Apparently, God’s marketing plan for Jesus wasn’t going as well as he had hoped. So, he did what any self-respecting spiritual entrepreneur would do, he held a promotional event.
Jesus just wasn’t getting the traction God wanted. His tattered and worn smock-like and ill-fitting robes together with tread-bare sandals and unshaven un-coiffed appearance tended to diminish the influence of his otherwise godly words. The modern-day rule, that the medium is the message, had yet to be realized. In today’s parlance, he had been trending but as an influencer his popularity was waning. It was time to rebrand Jesus.
In the gospels we learn that Jesus took a few of his pals including his disciple, Peter, James (son of Zebedee), and James’ brother, John the Baptist, up to the top of a mountain. (Mountains are always impressive venues for big promotional events.) This is where Jesus’ rebranding through transfiguration takes place. Matthew 17:2 suggests that Jesus was “transfigured before them. His face shown like the sun, and his clothes became as white as the light.” Two other important pundits of the day, Elijah (representing the prophets) and Moses (representing the law) also arrived just in time to witness what the disciple Luke described as Jesus’ new and obvious glory (Luke 9:32). “Spreading the Good Word” as is the calling of any dutiful Christian today, meant for that particular event these important opinion leaders would later provide street-cred for Jesus’ rebranded magnificence.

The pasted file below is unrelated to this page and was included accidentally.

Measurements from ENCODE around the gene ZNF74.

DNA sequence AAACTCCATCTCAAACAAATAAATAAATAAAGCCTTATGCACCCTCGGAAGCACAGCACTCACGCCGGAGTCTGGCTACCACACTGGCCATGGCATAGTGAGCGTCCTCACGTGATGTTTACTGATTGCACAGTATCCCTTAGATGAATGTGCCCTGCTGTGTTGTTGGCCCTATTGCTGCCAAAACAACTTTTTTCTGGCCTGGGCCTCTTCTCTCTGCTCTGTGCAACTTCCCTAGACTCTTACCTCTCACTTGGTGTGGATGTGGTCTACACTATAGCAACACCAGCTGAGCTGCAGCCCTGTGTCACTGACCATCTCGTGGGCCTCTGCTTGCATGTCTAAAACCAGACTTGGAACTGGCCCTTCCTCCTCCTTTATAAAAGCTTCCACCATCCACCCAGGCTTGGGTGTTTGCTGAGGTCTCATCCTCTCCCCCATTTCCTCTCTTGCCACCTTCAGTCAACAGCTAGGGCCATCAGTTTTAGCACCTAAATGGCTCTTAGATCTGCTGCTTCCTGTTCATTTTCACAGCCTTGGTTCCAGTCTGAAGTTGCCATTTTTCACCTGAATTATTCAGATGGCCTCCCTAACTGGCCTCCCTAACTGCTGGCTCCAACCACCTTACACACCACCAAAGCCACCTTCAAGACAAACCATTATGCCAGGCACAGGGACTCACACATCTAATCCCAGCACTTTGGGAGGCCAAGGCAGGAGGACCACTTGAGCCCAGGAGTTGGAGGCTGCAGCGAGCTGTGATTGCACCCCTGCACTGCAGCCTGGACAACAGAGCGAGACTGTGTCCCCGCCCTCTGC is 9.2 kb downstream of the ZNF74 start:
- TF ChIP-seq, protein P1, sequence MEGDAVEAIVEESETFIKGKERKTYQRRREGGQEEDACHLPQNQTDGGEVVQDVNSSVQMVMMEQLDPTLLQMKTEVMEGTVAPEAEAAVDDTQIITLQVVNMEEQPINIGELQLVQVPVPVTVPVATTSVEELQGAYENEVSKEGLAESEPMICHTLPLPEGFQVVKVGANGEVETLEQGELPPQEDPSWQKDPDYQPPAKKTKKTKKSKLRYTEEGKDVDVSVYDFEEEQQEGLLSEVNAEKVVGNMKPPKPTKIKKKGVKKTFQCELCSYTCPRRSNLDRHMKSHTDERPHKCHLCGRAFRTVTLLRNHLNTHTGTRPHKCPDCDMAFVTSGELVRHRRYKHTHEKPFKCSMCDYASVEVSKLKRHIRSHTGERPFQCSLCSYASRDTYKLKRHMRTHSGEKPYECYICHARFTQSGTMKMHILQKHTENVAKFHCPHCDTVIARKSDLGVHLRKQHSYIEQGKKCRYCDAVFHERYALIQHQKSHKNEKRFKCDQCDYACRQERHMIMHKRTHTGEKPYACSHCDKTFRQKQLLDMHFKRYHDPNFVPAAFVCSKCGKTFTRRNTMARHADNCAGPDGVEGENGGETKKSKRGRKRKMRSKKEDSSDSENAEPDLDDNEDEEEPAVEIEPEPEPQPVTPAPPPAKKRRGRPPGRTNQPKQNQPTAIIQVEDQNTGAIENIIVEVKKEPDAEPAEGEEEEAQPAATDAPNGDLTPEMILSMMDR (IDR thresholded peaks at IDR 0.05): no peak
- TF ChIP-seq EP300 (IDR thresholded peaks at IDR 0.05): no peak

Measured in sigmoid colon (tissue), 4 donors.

In Christian theology, the Transfiguration becomes a pivotal moment in the transcendence of Jesus’ stature as a divine philosopher placing him at the top of the charts among those focused on hearts and minds until the ultimate event—his crucifixion and resurrection—would complete the pillars of a belief system that has survived now for more than two millennia. The Transfiguration is widely held as the moment between what Dorothy Lee described in her 2004 monograph, Transfiguration, as the connection of the temporal and eternal placing Jesus as the bridge between heaven and earth. A whiz-bang promotional event, indeed. God had nailed it.
Fast-forward to today. God, I have a suggestion. And, don’t act like you can’t hear me. Turn up your hearing aids if you must.
Behaving ourselves—living up to the Good Word—is, as I understand it, a prerequisite to pass through the gates of heaven, which apparently now-a-saint Peter has the gig of guarding. However, like the allure of airline frequent flier miles to affect loyalty, the incentive of be good and live forever in heaven is wearing a bit thin today. (I know you don’t need frequent flier miles, God, but have you seen how hard they are to redeem lately?) Maybe modern medicine is to blame keeping us alive way longer than in Jesus’ day, but being good in a world where so few are is starting to take on the odor of Black Friday deals where you pay more than you would have on Thursday. Today, it seems the path to wealth and power depends on how bad you can be. So, […]